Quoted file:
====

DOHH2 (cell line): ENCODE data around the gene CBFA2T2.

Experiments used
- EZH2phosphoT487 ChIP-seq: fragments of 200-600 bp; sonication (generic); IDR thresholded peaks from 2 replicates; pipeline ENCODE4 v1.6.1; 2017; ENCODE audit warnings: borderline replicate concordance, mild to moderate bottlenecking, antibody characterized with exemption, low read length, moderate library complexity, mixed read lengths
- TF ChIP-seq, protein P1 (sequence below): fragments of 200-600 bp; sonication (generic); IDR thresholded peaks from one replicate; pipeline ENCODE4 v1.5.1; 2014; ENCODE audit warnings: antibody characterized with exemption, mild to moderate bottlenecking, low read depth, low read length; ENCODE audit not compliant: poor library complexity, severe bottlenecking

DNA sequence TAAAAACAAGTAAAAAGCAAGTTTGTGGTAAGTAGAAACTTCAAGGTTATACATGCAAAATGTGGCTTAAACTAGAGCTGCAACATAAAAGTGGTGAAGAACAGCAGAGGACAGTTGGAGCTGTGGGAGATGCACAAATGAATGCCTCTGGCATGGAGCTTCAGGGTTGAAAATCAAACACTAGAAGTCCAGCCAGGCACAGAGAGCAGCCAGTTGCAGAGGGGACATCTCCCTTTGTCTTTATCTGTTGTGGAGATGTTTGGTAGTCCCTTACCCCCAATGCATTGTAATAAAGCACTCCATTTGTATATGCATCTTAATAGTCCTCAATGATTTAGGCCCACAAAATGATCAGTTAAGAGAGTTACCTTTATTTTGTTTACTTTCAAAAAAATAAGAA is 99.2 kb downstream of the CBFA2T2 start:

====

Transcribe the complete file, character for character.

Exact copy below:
DOHH2 (cell line): ENCODE data around the gene CBFA2T2.

Experiments used
- EZH2phosphoT487 ChIP-seq: fragments of 200-600 bp; sonication (generic); IDR thresholded peaks from 2 replicates; pipeline ENCODE4 v1.6.1; 2017; ENCODE audit warnings: borderline replicate concordance, mild to moderate bottlenecking, antibody characterized with exemption, low read length, moderate library complexity, mixed read lengths
- TF ChIP-seq, protein P1 (sequence below): fragments of 200-600 bp; sonication (generic); IDR thresholded peaks from one replicate; pipeline ENCODE4 v1.5.1; 2014; ENCODE audit warnings: antibody characterized with exemption, mild to moderate bottlenecking, low read depth, low read length; ENCODE audit not compliant: poor library complexity, severe bottlenecking

DNA sequence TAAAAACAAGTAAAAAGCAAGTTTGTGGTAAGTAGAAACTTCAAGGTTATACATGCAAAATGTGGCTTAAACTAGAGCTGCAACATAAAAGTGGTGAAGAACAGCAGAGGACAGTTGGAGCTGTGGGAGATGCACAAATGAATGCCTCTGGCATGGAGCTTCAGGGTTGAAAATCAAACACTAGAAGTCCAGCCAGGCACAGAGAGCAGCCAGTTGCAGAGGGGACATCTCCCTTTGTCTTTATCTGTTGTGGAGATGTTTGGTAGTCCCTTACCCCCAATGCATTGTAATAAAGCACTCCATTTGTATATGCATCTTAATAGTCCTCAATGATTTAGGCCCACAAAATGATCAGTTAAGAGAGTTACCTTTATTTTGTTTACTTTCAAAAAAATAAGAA is 99.2 kb downstream of the CBFA2T2 start: